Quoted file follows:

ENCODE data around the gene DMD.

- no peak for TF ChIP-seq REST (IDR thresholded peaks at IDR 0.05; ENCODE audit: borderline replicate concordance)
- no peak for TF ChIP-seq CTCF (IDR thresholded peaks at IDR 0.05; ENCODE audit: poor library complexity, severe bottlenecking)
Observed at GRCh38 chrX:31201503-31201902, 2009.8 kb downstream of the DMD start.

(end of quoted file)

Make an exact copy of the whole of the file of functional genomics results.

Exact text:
ENCODE data around the gene DMD.

- no peak for TF ChIP-seq REST (IDR thresholded peaks at IDR 0.05; ENCODE audit: borderline replicate concordance)
- no peak for TF ChIP-seq CTCF (IDR thresholded peaks at IDR 0.05; ENCODE audit: poor library complexity, severe bottlenecking)
Observed at GRCh38 chrX:31201503-31201902, 2009.8 kb downstream of the DMD start.